Piling and burning is a common method for disposing of unwanted woody material.  Burning piles mitigates some of the concerns about environmental impacts, safety, and air quality, and is a viable alternative for treating a variety of areas.  Forest Service publications by Hardy (1996; PNW-GTR-364) and Wright et al. (2010; PNW-GTR-805) form the scientific basis for this calculator. Piled Fuels Biomass and Emissions Calculator

Last updated: 3/26/2014

1. DATA ENTRY MODE: MANUAL (USE ONLINE FORM) [Clear all/start over] [Help]
2. MEASUREMENT SYSTEM: English Metric ENGLISH METRIC
 3. Add Pile Group of Pile Type: Hand Machine

Describe this pile group:
Pile group name:  
Number of piles:  
Pile shape: Half sphere Paraboloid Half cylinder Half-frustum of cone Cone w/ rounded ends Half ellipsoid Irregular solid
 
W1:
W2:
H1:
H2:
L1:
L2:
Estimated pile
volume that is soil
:
  %
Packing ratio:
1. 10%: Piles with species content dominated by long-needled pines and/or broadleaf deciduous litter.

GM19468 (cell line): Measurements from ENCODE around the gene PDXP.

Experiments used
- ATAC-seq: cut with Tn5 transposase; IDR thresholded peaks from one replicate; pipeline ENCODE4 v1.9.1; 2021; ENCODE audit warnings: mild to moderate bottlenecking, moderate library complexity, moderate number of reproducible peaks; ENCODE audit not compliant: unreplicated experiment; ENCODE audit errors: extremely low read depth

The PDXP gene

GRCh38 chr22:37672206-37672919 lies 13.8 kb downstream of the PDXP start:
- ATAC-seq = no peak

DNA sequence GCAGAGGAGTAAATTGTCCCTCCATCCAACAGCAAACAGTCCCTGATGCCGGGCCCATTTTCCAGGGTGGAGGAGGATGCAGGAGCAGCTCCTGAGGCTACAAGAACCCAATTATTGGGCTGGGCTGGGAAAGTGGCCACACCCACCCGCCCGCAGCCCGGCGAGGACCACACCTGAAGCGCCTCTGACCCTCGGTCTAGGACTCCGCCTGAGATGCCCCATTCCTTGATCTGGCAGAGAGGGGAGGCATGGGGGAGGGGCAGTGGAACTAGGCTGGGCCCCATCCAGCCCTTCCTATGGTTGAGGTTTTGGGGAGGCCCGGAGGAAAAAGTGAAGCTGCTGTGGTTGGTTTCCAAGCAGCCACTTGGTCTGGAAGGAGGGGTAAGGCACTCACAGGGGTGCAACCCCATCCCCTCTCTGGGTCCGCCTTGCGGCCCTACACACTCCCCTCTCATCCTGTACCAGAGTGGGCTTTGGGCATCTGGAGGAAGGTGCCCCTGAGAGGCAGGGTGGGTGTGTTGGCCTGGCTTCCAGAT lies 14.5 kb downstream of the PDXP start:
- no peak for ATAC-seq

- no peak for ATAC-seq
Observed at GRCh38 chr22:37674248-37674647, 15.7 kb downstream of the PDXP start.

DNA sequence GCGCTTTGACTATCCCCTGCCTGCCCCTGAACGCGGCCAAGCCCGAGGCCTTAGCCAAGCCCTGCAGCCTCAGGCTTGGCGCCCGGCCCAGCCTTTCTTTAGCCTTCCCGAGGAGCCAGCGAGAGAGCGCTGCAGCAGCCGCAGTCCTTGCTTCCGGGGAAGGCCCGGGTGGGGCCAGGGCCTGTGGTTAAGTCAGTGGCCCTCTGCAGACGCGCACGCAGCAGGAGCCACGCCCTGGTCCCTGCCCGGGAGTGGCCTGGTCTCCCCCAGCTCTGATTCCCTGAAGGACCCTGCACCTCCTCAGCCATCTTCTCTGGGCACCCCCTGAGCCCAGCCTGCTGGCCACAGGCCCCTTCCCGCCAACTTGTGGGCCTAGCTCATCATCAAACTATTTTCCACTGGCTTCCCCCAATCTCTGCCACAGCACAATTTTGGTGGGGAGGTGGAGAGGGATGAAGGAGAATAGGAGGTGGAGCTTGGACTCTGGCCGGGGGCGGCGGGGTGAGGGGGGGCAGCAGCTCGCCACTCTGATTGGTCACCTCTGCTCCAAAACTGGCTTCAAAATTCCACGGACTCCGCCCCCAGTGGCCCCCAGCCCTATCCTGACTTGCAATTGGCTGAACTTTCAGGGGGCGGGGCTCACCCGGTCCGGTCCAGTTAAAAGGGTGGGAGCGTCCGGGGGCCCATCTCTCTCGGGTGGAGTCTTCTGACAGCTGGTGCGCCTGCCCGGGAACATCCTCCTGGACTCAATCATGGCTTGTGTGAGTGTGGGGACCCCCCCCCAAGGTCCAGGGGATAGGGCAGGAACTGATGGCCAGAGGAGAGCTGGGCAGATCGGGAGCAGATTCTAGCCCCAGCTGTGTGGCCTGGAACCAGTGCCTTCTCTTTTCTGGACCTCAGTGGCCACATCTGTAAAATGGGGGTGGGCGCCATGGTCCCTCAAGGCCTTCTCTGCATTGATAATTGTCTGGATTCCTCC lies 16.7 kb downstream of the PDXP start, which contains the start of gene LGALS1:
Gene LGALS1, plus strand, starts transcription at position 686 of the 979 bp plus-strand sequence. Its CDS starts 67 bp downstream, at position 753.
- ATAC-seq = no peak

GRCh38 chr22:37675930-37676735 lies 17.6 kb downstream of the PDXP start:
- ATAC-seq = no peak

Mean diameters of large woody fuels < 10 inches.
2. 20%: Piles dominated by short-needled conifers. Mean diameters of large woody fuels < 10 inches.
3. 25%: Highly compacted, clean piles with large logs (diameters > 10 inches), especially those built with a crane or loader.
Pile composition:  
Primary species (wood density in lb/ft3):    % } percents must sum to 100%
Secondary species (wood density in lb/ft3):    %
Primary species (wood density in g/cm3):    % } must sum to 100%
Secondary species (wood density in g/cm3):    %
Pile quality: Clean (0% soil) Dirty (>0 - 10% soil) Very dirty (>10% soil)
Consumption:   % of piled material  (Note: Default for Consume = 90%, default for Washington DNR estimates = 85%)